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India patent war forces Roche into submission of Herceptin patent

post Tuesday October 22, 2013

Tags: india, ipa, patents

pharmaceutical capsules - freedigitalphotos

Pharmaceutical intellectual property (IP) seems increasingly harder to maintain on Indian ground. In August 2013, Roche was forced to pull its patents for the breast-cancer drug Herceptin. The voluntary concession of the patent lasting until 2019 to public use was nonetheless the result of governmental pressure from Indian authorities.

A pondered decision

After an Indian health ministry committee called for governmental intervention that would ultimately bludgeon Roche into submitting the patent for a best-selling drug to a domestic producer of generic pharmaceuticals, Roche finally yielded the patent for public usage. According to Roche, this was a decision driven by “the strength of the particular rights and the IP environment in India in general”.

The government’s seeming prosecution of pharmaceutical intellectual property signifies an effort to increase access to medicine in a country where a majority does not have contact with expensive drugs. The so called “patent war” against the near-trillion dollar pharmaceutical industry has been dragging for a long time with large multinationals like Novartis and Bayer having lost battles lasting several years.

Is India following legal parameters? In fact, it is. So far, all patent decisions have been taken under the Agreement on Trade-Related Aspects of Intellectual Property Rights (TRIPS), pioneering a daring stance before pharmaceutical firms.

Today and tomorrow

Several human and patient rights organizations have called for liberalization of medicine access to the poor, bringing pharmaceuticals the ever-standing reputation of profit-seeking, greedy corporations. On the other hand India is one of the largest producers of generic pharmaceuticals in the world.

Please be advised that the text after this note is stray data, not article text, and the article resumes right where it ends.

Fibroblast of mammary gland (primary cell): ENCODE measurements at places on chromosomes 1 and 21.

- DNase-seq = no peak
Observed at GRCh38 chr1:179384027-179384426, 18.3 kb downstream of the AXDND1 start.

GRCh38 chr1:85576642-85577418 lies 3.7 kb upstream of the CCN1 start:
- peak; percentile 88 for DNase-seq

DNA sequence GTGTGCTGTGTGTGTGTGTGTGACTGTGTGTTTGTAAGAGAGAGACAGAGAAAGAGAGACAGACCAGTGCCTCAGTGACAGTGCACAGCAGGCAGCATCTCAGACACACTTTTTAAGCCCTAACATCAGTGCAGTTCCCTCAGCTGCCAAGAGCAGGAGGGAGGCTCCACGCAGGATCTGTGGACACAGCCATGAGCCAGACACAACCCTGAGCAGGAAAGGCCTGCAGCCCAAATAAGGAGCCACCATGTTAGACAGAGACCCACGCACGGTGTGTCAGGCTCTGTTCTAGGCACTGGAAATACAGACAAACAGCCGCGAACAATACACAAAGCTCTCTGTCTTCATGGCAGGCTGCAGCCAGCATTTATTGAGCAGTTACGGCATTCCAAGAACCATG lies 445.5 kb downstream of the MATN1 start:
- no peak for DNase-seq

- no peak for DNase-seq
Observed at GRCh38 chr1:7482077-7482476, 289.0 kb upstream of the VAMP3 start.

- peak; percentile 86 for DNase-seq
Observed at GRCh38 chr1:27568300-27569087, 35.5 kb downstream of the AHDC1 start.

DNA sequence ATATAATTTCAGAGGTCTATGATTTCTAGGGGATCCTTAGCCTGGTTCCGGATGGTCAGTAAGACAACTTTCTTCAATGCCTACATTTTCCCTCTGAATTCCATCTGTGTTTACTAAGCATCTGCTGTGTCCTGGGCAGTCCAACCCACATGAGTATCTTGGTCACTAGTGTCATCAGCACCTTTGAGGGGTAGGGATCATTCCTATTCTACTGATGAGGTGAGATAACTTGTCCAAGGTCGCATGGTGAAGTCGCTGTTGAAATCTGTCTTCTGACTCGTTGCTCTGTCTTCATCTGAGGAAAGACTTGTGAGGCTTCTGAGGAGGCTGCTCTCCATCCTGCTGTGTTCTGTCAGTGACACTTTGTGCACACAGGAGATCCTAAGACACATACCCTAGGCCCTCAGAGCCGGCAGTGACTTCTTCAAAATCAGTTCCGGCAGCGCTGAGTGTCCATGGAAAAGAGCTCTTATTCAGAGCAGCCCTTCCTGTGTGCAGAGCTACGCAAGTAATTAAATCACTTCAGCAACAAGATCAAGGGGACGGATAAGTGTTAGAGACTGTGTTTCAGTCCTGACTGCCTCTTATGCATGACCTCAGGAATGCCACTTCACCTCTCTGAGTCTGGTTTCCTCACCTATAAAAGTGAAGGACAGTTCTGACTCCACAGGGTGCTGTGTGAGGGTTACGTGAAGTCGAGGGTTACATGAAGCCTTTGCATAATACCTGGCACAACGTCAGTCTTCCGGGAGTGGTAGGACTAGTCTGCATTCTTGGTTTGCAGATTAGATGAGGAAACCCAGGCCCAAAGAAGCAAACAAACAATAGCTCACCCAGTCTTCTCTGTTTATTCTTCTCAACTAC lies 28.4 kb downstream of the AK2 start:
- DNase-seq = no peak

But as India represents one of the world’s largest potential consumption markets for medicine, pharmaceuticals are faced with diminished profit perspectives, while R&D costs continue to rise. All things considered, the patent-enabled monopoly would be the calm after the storm and the rewarding factor for the large research and test investments that are required before a new medicine can be released.

India has, thus far, been the only country to adopt such aggressive measures toward IP. How will it affect the patients long term? India has thus far issued its first and single compulsory license – permission for domestic firms to produce low cost generics in exchange for a fee to the patent owner – in March 2012, for a Bayer-held drug patent. The fact stands, nevertheless, that patents are the only assurance research is conducted, upkeeping new cures for patients worldwide.

US urge change of policy

The US-India Business Council (USIBC) has warned India about the detrimental effects of its current policy on IP. In a closed meeting between Indian Finance Minister Chidambaram and the USIBC the main topics were the tax approach of India toward foreign investors and the protection of IP.

Further talks will be held in the continuing trade relations between US and India, with USIBC president Ron Somers expressing his hopes for a less aggressive stance from India that would increase willingness for US-sourced FDI in India.

Sources: Forbes, IndustryWeek, TheGuardian, EconomicTimes

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Comments on 'India patent war forces Roche into submission of Herceptin patent' (1)

Patent Attorney

Did they at least say "thank you"?

Practices like these may seem reasonable, in the short term. However, we will never know the drugs NOT developed (and lives not saved) because of such stealing of technology.

I love India, but ... what losers. Can't develop the drug themselves, and will not pay the cost it took another to develop them. Pure theft.

Geplaatst door Gary Baker op Thursday 24 October 2013